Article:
The expectations and commands God gives us don’t conflict with his love for us, they flow out of it. 

What are some ways you’re doing what is right in your own eyes instead of what is right in God’s eyes? Maybe you’re not like Micah, taking what you want when you want it. Maybe you’re like his mother, shying away from what’s noble and true so you don’t condemn a person you love even when they’re wrong.

 

-Carly

Judges 15-16 B

I’d like to think Samson lived as long as he did because the LORD loved his mother (13:3).

We get caught up in his magical hair (as if he’s Rapunzel or something), but his power always stemmed from continued obedience to the LORD concerning Nazarite laws. His hair was only part of that.

He had been dedicated to the LORD from the womb, much like other great men like Samuel and John the Baptist would be. But unlike those great men of God, Samson was deceitful, violent and barbaric. He certainly was not supposed to be eating out of animal carcasses, but here we are–deep in the dark days of a downward spiral–unclean foods is the least of our worries.

I’ve read this story a ton of times and I feel I always get to the end and think, “what in the world was I supposed to glean from this?”

“He found a fresh jawbone of a donkey, so he reached out and took it and killed a thousand men with it. Then Samson said, ‘With the jawbone of a donkey, Heaps upon heaps, With the jawbone of a donkey I have killed a thousand men.’ (15:15-16‬)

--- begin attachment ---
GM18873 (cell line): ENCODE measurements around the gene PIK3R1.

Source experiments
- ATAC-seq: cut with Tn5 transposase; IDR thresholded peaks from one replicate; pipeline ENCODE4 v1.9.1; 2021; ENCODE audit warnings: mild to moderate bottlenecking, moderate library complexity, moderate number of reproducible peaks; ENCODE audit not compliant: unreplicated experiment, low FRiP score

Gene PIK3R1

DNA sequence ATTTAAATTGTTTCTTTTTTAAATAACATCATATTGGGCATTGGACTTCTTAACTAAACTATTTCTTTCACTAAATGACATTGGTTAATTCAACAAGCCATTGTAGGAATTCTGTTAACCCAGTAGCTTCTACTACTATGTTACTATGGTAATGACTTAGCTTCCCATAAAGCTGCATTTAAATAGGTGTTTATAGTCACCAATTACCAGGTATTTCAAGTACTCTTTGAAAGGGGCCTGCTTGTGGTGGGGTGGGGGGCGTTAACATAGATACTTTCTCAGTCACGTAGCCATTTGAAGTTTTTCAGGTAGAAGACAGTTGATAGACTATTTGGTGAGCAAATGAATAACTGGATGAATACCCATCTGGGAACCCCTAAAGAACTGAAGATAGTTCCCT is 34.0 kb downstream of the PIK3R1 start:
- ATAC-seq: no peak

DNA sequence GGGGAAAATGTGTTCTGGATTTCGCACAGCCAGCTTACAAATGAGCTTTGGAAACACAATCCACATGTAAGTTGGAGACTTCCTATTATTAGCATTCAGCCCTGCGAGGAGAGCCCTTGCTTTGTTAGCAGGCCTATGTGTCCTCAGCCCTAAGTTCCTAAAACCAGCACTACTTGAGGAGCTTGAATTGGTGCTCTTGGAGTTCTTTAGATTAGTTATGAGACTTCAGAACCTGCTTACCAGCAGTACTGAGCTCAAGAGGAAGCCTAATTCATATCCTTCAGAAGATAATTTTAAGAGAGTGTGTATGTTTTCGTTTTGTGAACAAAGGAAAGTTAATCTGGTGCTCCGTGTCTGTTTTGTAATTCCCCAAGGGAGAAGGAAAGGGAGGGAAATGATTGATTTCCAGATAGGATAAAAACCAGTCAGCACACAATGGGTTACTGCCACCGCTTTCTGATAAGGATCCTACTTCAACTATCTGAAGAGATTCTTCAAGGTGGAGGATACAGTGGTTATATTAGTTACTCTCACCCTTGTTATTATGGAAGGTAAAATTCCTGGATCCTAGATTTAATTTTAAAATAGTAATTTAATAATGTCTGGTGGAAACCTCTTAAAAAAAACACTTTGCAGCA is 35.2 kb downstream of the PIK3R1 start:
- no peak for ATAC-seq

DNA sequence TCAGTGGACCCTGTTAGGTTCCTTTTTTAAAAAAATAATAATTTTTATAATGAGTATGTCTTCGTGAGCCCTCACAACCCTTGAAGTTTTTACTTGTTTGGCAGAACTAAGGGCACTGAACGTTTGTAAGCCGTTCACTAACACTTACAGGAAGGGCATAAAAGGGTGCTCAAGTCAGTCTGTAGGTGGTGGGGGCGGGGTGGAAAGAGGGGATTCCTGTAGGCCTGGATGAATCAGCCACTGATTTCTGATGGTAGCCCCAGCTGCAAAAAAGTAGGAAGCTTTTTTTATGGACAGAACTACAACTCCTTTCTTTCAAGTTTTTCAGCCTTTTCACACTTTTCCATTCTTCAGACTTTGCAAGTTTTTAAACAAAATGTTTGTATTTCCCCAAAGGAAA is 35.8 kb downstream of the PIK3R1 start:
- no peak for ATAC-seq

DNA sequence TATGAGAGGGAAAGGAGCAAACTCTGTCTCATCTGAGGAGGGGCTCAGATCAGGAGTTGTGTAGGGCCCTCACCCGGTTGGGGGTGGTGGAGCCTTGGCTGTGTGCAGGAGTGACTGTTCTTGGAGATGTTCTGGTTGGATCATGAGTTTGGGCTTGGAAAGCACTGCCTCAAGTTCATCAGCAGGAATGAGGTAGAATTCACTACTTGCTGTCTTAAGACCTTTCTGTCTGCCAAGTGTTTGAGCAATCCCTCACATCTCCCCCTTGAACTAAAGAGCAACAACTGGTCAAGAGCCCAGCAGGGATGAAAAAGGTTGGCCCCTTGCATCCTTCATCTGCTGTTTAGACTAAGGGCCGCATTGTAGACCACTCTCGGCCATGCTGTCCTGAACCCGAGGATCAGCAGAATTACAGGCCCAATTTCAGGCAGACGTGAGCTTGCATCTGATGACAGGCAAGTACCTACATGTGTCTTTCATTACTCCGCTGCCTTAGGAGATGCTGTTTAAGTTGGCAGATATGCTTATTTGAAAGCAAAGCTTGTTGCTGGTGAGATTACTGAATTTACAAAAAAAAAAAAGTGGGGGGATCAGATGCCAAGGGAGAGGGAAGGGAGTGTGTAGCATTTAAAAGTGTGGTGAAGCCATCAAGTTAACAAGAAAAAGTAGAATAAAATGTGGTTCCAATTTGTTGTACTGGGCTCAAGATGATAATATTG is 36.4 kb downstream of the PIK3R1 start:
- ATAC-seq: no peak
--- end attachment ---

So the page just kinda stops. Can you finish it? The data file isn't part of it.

A guy with this kind of violent record, and a proclivity for riddles and poems, is the stuff horror movie psychopaths are made of.

What is this sex-addicted clown doing in the Bible?

Judging Israel, I guess. Or at least hijacking the title for 20 years (15:20) The only time I can see him saving Israelites from trouble, is in response to his own stirring up of trouble with the fox fire. His temper about his wife going to a friend (a pointed detail) results in her eventual death and MANY others.

I’m not sure how this all counts toward being a judge, but whatever. The point is, things were bad, and if this clown was supposed to their their judge-leader, he was very selfishly not doing a great job. Another sign of tough times.

Even to say that the LORD’s task for Samson was merely to haphazardly murder a few thousand Philistines seems insufficient.

What are your thoughts? He’s a tantalizing guy. I dare say only Jesus rivals Samson for cinematic adaptations of a Biblical person’s life. The sex, the violence, the presupposed muscles… (seriously, wouldn’t it be hilarious if he wasn’t ripped? I mean, he had no need to work out, so there’s a chance he was normally-sized, which is hilarious to visualize).

I can shrug and say, God can use anybody, which is true, but I feel this time around I’m going to chalk it up to a mom who caught the LORD’s attention and compassion, and who kept a promise; raising a son who understood that promise–to an extent.

Women are powerful influencers. We can use that power to impart the importance of obedience. Or we can annoy men within an inch of their lives, like Delilah. How’s that for a spectrum? Where do you land?

-Bethany

Judges 13-14 B

The story of Samson’s life stresses me out. He’s such a foolish man! Yet God has anointed his life and uses him to rescue Israel. He weaves in and out of foolishness, pride, lust and impulsiveness. He picks horrible, nagging women and they mostly ruin his life.

He’s a prime example of God being able to use us despite ourselves. This guy can’t get out of his own way (which will eventually catch up with him).

Think of a time you let your own tendencies get in your way. How did God redeem the situation?

Something I love about him is how he anticipates our weaknesses. Our failures don’t turn in to his failures. He just adjusts his plan and continues to fulfill his purpose.

He’s the best!

-Carly